Emotions ran high at the meeting of expert advisers yesterday, with both advocates for the drugs and their critics warning the federal regulators that a wrong move would cost lives.
Critics of the drugs said they were deeply distrustful of both the medical profession and FDA itself because of conflicts of interest with the pharmaceutical industry. Allen Jones, of the consumer advocacy group Alliance for Human Research Protection, said, "the love affair between the pharmaceutical industry and our government institutions has to end."
Gwen Olsen, a former pharmaceutical industry representative, told the panel she had influenced doctors by offering them free food, gifts and gimmicks to get access and then presented them with skillfully manipulated data. Olsen said she had a change of heart after her 20- year-old niece committed suicide following a withdrawal reaction from the antidepressant Paxil. She said her niece first tried to hang herself from a ceiling fan. When the fan broke, Olsen said, she doused herself in oil and set herself alight.
Two experts critical of the drugs, British psychiatrist David Healy and Joseph Glenmullen, a psychiatrist who lectures at Harvard University, said the FDA analysis played down the magnitude of the suicide risk. Information uncovered in lawsuits, they said, suggested that several suicides in industry trials were never disclosed.
"Industry controls the data, and industry with the aid of FDA have miscoded the data so all the articles in all the journals that purport to represent clinical trial data are misleading," Healy said in an interview. His own analysis, published in the British Medical Journal in 2005, found a two-fold increase in risk among all adults taking the drugs.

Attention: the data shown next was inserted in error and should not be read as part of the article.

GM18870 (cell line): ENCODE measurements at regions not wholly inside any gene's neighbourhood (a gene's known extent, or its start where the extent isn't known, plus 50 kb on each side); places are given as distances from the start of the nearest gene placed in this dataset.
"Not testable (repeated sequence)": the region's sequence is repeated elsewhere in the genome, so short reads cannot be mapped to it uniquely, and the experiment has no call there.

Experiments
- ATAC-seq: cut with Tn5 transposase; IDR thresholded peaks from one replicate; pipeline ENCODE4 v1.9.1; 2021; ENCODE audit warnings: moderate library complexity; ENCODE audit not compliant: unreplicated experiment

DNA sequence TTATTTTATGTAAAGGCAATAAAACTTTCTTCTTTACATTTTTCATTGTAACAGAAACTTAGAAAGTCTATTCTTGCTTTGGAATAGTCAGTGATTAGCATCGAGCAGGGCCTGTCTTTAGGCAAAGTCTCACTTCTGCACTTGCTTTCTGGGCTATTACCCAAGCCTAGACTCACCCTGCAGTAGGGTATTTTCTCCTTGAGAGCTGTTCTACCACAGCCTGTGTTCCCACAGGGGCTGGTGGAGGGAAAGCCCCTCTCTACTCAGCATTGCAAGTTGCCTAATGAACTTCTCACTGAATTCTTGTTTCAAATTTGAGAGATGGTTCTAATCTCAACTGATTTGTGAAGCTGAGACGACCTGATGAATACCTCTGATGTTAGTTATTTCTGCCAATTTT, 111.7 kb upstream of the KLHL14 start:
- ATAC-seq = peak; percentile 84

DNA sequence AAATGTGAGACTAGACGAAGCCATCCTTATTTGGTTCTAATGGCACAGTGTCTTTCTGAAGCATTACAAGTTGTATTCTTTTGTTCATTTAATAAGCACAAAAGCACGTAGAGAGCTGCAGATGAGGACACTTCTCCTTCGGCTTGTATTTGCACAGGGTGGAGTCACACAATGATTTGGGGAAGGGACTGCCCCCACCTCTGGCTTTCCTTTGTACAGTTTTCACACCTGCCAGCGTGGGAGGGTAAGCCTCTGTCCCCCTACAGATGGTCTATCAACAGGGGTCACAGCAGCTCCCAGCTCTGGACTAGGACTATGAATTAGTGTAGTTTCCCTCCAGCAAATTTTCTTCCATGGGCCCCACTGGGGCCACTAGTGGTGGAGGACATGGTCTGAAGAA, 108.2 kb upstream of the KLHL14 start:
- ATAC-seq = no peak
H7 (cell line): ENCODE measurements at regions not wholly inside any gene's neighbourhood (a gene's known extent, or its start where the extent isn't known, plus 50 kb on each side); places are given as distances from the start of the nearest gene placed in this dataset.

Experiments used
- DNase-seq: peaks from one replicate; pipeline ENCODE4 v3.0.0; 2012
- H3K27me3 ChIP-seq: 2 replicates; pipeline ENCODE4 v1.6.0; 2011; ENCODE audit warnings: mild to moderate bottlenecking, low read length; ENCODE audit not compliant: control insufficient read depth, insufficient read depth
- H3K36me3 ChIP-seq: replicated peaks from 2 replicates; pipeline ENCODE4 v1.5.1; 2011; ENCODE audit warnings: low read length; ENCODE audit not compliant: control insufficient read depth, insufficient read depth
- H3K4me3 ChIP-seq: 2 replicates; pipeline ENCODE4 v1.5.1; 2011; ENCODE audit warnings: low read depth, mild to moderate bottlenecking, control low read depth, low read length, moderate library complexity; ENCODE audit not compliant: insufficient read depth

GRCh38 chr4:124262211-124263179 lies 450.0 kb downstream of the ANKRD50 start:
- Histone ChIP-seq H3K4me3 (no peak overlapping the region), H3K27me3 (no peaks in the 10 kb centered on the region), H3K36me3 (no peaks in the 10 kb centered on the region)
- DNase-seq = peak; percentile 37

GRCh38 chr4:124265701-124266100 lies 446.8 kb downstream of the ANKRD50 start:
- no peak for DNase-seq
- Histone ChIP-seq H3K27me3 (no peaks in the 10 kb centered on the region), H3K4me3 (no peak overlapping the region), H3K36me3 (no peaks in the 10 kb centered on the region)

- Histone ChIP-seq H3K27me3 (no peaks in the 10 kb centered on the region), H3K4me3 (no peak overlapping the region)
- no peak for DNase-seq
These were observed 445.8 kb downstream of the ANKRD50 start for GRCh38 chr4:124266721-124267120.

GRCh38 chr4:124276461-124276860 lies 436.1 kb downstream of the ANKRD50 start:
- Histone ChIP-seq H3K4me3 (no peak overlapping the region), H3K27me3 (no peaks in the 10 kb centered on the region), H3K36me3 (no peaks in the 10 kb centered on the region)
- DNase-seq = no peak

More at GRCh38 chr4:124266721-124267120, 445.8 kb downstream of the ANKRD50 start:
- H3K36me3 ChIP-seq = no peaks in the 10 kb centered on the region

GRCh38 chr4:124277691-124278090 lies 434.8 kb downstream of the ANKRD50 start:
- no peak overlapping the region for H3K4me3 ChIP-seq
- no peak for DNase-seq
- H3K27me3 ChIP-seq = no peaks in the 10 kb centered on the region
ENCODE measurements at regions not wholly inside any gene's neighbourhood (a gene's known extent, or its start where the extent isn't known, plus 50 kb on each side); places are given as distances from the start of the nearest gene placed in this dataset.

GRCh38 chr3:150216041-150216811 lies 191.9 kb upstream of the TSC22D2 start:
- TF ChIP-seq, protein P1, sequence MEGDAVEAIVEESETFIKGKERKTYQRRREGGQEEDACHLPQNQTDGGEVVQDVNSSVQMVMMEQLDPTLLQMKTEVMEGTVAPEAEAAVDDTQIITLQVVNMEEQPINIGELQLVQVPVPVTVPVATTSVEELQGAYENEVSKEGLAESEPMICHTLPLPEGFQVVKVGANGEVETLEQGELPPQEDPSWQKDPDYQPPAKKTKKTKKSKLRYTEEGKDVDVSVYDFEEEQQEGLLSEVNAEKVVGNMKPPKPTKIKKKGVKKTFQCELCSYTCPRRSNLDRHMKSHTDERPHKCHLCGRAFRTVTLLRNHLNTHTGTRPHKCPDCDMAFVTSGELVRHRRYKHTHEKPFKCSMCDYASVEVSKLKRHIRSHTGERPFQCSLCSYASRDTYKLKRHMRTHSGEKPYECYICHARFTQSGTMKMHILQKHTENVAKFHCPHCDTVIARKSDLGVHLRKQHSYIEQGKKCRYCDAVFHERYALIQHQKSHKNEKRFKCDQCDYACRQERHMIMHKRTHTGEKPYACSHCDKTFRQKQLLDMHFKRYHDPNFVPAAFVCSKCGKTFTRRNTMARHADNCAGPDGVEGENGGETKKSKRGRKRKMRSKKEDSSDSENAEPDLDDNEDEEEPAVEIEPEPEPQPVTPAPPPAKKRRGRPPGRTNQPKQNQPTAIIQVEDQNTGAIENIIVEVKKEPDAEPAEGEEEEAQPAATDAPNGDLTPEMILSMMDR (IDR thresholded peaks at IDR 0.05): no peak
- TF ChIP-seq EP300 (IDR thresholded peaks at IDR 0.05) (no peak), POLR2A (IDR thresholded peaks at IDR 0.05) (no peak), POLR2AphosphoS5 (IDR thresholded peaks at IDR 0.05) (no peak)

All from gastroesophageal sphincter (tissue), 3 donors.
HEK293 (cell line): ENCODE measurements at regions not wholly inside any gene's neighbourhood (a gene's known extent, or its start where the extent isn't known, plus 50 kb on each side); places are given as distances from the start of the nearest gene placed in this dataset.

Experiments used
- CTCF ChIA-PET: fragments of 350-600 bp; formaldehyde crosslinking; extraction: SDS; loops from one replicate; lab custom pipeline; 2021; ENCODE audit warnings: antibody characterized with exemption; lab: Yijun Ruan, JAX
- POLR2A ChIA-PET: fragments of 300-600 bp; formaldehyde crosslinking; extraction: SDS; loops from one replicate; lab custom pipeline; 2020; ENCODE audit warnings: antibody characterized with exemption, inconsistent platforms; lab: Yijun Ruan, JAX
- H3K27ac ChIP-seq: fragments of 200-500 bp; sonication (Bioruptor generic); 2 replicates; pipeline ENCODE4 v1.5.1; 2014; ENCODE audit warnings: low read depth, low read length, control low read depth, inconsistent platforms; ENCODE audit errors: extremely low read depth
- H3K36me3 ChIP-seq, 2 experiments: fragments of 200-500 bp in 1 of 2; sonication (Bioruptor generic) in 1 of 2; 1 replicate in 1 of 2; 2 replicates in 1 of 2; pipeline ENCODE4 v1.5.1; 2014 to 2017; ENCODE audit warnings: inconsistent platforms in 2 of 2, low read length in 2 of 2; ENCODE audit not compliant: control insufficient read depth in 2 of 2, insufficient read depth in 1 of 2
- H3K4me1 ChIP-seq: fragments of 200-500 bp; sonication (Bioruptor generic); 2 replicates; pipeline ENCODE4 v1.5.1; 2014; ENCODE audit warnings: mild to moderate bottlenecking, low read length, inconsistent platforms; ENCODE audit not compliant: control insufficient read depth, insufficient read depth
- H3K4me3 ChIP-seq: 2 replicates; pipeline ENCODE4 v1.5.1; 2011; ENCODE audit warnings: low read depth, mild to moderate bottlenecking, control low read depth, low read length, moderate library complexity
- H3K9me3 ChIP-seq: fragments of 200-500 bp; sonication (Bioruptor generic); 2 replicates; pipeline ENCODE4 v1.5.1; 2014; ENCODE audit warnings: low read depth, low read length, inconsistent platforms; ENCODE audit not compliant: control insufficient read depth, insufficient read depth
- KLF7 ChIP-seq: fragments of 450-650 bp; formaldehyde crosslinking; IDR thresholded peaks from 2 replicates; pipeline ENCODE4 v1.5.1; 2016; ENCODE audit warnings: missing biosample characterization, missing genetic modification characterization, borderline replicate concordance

"The idea you would have a risk in one age group but not another is just wrong," Healy said.
Other medical experts and patient advocates, however, warned that black box warnings could scare patients away from necessary treatment.
Christopher Kratochvil, a psychiatrist who spoke on behalf of the American Academy for Child and Adolescent Psychiatry; John Mann, a Columbia University psychiatrist who spoke on behalf of the American Foundation for Suicide Prevention; and Donna Barnes, president of the National Organization for People of Color Against Suicide, all said additional warnings might harm patients by making them fearful of treatment.
Unlike the case with children, in whom antidepressants have generally failed to show they are superior to sugar pills in short-term trials, the drugs have a track record of working in adults. A recent federal study showed that while the drugs do leave much to be desired, treatment provided in the best care settings helped two-thirds of depressed patients recover.
"I feel I am listening to a chapter from [the novel] 'Animal Farm' saying, 'industry bad, industry bad,' " said Carolyn Robinowitz, president-elect of the American Psychiatric Association, in an interview. "Pharmaceutical research has brought us a lot of good things."